I was born in Peterborough, Ont. We moved to Kingston, Ont., when my parents divorced, and both remarried when I was four. Although divorce is not ideal for anyone, this part of my journey gave me two additional parents—I have never called these influential people “step” parents—four more grandparents and many cousins. My first public declaration of faith was in Kingston.
Our next move was to Truro, N.S., where one teacher in particular took me under her wing and taught me about human rights. She had lived in South Africa during apartheid and opened my eyes to injustice. She introduced me to the history of slavery, the Holocaust, the impact of Indian Residential Schools and environmental concerns. She helped me look past differences between people to understand the dignity and worth of all human beings as part of God's creation, instilling a sense of empathy and social responsibility.
The next stop on my journey was London, Ont., where I became a senior soldier and a member of the candidates' fellowship. I set my sights on becoming an officer because I wanted to reach out to people who feel alone and be the hands and feet of Christ in this broken world.
After London, we moved to Sarnia, Ont. This was a hard time in my life—the typical teenage years where no one feels normal. But during my struggles, at a time when I felt alone, God made himself real to me. He was no longer a distant God, but one I could feel—with his arms around me and my head on his shoulder.
My journey continued to Winnipeg, where I completed my last semester of high school as my mother and father entered training college. At the age of 19, I became an officer's kid! After high school, I studied social work at Booth University College, where I was introduced to the complexity of the Bible, the larger patterns and purposes, in ways I had never heard. This deepened my relationship with God.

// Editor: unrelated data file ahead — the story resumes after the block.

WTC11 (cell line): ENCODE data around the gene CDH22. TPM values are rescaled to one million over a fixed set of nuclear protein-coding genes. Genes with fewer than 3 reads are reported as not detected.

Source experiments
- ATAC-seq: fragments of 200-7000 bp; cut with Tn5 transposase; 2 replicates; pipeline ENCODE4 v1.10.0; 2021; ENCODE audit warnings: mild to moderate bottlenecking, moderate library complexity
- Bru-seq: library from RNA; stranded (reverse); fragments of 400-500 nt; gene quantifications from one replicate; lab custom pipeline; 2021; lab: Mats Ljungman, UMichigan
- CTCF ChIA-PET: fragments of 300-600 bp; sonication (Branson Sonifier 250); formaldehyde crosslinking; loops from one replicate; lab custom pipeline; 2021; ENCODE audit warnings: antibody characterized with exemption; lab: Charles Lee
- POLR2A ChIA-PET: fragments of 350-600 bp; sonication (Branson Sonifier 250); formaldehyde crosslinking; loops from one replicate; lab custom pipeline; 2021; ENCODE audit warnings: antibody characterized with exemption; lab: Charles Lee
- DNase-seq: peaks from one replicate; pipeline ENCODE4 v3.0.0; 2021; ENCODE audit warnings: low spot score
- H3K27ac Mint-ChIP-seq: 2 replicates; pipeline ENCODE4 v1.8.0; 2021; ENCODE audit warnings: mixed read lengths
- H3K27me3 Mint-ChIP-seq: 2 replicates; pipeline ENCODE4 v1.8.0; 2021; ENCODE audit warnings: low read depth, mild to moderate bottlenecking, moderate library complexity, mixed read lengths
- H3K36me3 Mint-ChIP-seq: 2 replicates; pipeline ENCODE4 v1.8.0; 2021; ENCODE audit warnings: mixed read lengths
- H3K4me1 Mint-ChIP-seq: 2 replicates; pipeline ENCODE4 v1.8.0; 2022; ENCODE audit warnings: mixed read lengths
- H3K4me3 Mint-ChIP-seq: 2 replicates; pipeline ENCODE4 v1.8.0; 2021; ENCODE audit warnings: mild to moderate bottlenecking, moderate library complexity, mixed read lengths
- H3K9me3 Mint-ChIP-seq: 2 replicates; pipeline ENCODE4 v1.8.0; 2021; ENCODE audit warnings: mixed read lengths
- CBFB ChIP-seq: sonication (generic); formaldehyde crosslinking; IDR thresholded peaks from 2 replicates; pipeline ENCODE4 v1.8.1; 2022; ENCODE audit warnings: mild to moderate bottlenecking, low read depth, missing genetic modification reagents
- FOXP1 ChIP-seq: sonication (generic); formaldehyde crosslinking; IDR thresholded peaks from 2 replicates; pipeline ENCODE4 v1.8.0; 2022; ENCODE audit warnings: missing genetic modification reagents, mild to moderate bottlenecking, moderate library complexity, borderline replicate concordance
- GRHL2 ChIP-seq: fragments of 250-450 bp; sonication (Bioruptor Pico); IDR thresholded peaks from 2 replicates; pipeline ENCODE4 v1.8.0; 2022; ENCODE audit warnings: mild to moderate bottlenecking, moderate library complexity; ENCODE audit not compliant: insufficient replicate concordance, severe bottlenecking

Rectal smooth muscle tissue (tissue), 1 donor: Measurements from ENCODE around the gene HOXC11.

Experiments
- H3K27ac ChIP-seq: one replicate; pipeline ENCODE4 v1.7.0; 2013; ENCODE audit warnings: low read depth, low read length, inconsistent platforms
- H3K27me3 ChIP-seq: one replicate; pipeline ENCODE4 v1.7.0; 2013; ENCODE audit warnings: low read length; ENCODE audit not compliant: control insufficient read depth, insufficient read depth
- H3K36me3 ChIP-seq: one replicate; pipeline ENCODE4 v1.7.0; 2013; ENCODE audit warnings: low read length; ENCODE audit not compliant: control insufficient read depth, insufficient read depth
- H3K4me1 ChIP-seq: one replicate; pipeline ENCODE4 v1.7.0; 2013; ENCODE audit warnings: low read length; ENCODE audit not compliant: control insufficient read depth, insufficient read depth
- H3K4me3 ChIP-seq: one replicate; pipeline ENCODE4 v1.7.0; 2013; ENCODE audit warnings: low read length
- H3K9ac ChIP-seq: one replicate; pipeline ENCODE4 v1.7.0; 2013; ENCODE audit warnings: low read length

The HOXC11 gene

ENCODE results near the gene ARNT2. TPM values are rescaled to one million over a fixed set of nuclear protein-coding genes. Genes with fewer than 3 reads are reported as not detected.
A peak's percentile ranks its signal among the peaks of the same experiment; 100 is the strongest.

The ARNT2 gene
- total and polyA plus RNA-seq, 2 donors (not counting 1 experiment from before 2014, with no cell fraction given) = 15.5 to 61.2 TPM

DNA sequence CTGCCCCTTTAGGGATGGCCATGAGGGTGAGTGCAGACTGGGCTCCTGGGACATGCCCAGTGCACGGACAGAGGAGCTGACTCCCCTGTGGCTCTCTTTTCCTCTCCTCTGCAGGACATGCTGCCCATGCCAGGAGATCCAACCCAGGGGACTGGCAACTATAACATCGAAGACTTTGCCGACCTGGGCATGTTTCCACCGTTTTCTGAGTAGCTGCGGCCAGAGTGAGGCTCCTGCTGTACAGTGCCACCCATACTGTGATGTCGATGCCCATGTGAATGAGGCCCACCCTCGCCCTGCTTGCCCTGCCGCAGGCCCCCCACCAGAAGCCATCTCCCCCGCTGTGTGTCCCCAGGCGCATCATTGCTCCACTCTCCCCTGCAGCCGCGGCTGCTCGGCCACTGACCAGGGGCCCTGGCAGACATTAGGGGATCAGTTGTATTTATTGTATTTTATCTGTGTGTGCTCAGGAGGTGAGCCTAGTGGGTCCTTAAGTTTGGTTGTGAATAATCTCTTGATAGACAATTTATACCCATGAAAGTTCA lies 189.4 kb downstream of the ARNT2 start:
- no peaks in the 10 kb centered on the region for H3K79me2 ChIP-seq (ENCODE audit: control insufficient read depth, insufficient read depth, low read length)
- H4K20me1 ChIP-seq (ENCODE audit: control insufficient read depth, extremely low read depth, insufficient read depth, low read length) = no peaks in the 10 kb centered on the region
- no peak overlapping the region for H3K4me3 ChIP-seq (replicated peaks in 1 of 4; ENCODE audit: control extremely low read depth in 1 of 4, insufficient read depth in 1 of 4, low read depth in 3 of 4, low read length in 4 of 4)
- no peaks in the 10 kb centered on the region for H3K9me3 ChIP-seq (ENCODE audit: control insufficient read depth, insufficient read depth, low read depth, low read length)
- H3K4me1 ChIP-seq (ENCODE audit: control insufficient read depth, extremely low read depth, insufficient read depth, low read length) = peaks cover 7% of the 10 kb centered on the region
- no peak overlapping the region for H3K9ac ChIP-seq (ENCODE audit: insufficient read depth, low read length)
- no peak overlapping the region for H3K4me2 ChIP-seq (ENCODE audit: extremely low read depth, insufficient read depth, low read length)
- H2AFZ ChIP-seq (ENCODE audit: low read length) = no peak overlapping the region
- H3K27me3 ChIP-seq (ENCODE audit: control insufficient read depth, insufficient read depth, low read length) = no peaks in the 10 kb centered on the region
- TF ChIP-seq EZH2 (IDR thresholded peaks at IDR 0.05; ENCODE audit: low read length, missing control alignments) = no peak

After graduating, I joined my parents in their first appointment in Bridgewater, N.S., and began exploring my identity and cultural heritage as a non-status Mi'kmaq woman. My ancestors were from this region and I was able to connect with the community through the Native Council of Nova Scotia. The Wildcat community accepted me and helped me understand what it means to be Mi'kmaq.
I went on to do a master's degree in social work, and then served as the executive director for a First Nations foster care organization. In the fall of 2014, God opened the door for me to attend training college.
As I reflect on the lessons I have learned on my journey to this point, one thing stands out: the importance of understanding and adapting to culture. Culture is a gift from God, a lens through which we are able to make sense of the world. The more we know about different cultures, the better we can communicate the gospel in a way that people can understand. When we fail to understand culture, it can result in painful and harmful setbacks to the gospel, as we have seen with the legacy of the Indian Residential Schools.
I have come to see 1 Corinthians 9:22-23 as a call to view the world through the eyes of others to share the good news: “I have become all things to all people so that by all possible means I might save some. I do all this for the sake of the gospel, that I may share in its blessings.”
Culturally responsive ministry is at the heart of The Salvation Army's mission. In the early days of the Army, our music, clothing, ministry locations, the representation seen in our ranks—even our outlandish shenanigans—were all culturally attuned. The slum sisters, match factory, pub tunes—all transformed for the glory of God. We understood our time and place, and used that understanding to be Christ in that context.
Today, ministries with cultural and contextual relevance excite me. Looking back, I believe God has used my lifetime of cultural adaptation to prepare me for ministry as an officer.